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Quick Facts

For the last 100 years, the Alberta Government has been a leader in pressure equipment safety. Since 1995, as delegated by the Government of Alberta, ABSA (Alberta Boilers Safety Association) has been the pressure equipment safety authority for Alberta.

1874 Steam Engines appeared on the Prairies for purposes other than transportation.
1882 The Boiler Explosion Act was passed in Britain, and was the basis for Alberta’s legislation.
1897 The first Steam Boilers Ordinance was passed at the legislative session of the Northwest Territories. (What is now Alberta was then part of the Northwest Territories.) Prior to this, there were no regulations relating to the operation of steam boilers, granting certificates to those in charge of them, or certification of the engines themselves.
1898 Under the Steam Boilers Ordinance, 14 final engineers certificates and 148 temporary certificates for engineers were issued. 48 boilers were inspected during that year in the Northwest Territories.
1905 Alberta became a province and the Steam Boilers Act set up the Steam Boilers Branch of the Department of Public Works of Alberta.
1909 The Interprovincial Boiler Conference convened in Regina and established the rules for the construction and inspection of steam boilers for Canada.New Alberta regulations established the requirement for design survey. One hundred twelve drawings were received, of which thirty were approved.
1912 A new Boilers Act was passed based on the regulations that had originated in Alberta.The new Act also brought into being the position of Chief Inspector. The first Chief Inspector was Frances Hobson, who served in 1912 and again from 1916 to 1936.
1914 Under the auspices of the American Society of Mechanical Engineers (ASME), the Boiler Design and Construction Code was developed. It was the first complete standard of its kind in the world and is still being used in its updated form today.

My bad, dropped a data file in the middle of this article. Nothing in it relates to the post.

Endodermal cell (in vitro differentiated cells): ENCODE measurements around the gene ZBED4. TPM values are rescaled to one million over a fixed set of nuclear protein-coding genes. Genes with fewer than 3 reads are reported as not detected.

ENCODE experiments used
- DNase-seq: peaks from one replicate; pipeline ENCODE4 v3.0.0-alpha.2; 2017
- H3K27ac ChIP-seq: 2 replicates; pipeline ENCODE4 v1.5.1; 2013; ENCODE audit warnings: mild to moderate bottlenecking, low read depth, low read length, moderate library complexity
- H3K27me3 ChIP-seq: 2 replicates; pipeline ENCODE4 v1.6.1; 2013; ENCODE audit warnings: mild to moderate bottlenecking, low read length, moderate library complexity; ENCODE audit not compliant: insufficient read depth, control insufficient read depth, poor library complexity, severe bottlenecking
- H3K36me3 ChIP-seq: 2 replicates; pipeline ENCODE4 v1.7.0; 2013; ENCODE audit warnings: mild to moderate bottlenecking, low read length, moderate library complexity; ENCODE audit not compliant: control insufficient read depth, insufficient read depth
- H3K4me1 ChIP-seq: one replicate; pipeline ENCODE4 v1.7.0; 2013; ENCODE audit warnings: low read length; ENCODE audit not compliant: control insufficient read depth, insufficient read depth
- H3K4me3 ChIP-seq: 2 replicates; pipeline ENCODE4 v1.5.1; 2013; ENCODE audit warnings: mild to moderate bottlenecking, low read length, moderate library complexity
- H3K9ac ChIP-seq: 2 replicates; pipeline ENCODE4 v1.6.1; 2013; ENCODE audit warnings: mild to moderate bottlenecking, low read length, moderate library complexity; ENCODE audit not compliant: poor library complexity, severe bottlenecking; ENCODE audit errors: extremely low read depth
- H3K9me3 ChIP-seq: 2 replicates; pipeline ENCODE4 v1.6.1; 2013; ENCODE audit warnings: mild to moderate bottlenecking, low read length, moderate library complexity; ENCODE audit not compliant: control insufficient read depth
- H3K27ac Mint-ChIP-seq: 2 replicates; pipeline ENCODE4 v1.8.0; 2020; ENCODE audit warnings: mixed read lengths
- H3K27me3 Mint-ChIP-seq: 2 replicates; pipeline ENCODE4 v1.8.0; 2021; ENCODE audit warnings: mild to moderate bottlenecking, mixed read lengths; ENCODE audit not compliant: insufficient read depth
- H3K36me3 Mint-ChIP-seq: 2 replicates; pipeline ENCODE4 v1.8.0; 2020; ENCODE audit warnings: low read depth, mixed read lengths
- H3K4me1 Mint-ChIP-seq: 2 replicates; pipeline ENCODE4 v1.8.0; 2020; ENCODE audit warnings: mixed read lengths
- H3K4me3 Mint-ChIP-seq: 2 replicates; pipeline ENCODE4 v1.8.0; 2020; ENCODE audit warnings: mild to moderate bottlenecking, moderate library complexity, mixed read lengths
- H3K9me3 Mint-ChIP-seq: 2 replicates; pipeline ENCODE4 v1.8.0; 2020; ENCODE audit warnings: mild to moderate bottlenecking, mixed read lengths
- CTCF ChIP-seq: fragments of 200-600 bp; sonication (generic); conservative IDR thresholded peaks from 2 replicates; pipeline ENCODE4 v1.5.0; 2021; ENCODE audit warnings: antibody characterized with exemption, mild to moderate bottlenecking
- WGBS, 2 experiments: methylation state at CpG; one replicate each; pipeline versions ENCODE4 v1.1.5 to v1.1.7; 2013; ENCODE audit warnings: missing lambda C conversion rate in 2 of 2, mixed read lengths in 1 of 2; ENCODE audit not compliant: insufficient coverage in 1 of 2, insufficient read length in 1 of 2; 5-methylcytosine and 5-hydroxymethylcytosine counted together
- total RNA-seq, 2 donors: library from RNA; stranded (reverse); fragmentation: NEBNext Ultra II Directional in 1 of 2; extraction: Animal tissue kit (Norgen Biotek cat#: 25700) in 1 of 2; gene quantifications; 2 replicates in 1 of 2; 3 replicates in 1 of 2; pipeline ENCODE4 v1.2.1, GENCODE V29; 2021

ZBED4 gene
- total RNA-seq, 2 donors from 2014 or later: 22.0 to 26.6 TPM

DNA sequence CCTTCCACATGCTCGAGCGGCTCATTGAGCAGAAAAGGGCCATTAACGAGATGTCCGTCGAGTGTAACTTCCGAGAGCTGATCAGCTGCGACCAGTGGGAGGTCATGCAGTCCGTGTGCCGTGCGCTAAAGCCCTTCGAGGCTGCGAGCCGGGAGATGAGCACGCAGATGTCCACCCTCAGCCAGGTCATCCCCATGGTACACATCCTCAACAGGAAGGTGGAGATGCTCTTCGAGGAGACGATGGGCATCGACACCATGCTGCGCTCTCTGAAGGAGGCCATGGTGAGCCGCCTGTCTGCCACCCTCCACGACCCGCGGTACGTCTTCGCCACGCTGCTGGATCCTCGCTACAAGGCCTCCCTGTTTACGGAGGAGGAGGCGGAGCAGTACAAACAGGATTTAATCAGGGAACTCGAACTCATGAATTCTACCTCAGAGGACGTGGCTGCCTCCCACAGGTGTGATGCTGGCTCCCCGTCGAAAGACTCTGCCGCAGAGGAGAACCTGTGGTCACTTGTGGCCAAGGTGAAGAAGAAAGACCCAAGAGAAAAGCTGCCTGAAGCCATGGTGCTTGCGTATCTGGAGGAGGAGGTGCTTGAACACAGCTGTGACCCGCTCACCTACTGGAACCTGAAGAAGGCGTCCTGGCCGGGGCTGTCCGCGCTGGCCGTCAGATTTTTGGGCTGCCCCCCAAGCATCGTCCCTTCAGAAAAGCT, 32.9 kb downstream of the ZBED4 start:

1923 The Alberta Department of Public Works transferred control of the Boilers Branch to the Bureau of Labour.
1925 The first oil processing vessels were registered with the Boilers Branch.
Annual registration of engineers certificates came into effect. The total registration for this year was 1807.
1926 Due to an economic boom, a record number of used vessels entered the province.
During this year, 9 Inspectors issued 3007 certificates.
1929 Changes to the Regulations required that pressure welders be certified. Ten welders were certified that year.
3065 Inspections were performed and 2530 certificates were issued during that year.
1932 The Canadian Interprovincial Boiler Code Committee convened to produce uniform requirements with regard to vessel welders and the construction of welded vessels.
1933 The first large gas plant was built in the Turner Valley area.
1947 The first major oil refinery was constructed in Alberta.
1953 The Alberta Boilers Branch was transferred to the newly created Department of Industries and Labour.
1959 The Alberta Department of Industry and Labour was split and the Boilers Branch was placed in the Department of Labour.
1961 Between 1959 and 1961, the construction of gas processing plants, refineries, and power plants greatly increased.
1970 The second major oil refinery was constructed in Alberta.
1975 The Boilers and Pressure Vessels Act was assented to on June 25th. The Act and the associated Regulations set a new standard for pressure equipment safety.
1985 573 gas plants had been constructed in Alberta since 1933. There were 201 companies in Alberta with registered quality control programs.
In the mid-1950s, there were 5,780 boilers and 16,083 pressure vessels in Alberta. By the mid-1980s, that number had increased to 12,694 boilers and 49,644 pressure vessels.
1991 The Safety Codes Act (SCA) was enacted. However only parts of it were proclaimed at that time.
1993 The portions of the Safety Codes Act dealing with the Safety Codes Council (SCC) were proclaimed and the SCC came into being.
1994 The Safety Codes Act replaced the Boilers and Pressure Vessels Act.
ABSA was registered as an organization under the Societies Act.
1995 ABSA was delegated responsibility for the administration of all boiler and pressure vessel safety programs in Alberta. Many staff moved from the Alberta Boilers Branch and formed the core of ABSA. Boilers Branch records and programs continued under ABSA.
2006 Pressure Equipment Safety Regulation (PESR) replaced the Boilers and Pressure Vessels Regulation and the Design, Construction and Installation of Boilers and Pressure Vessels Regulations.
2014 Dr. Ken Lau retired as Chief Inspector and Administrator after 24 years as the longest serving.
2014 Michael Poehlmann appointed Chief Inspector and Administrator.

Last modified: April 21, 2015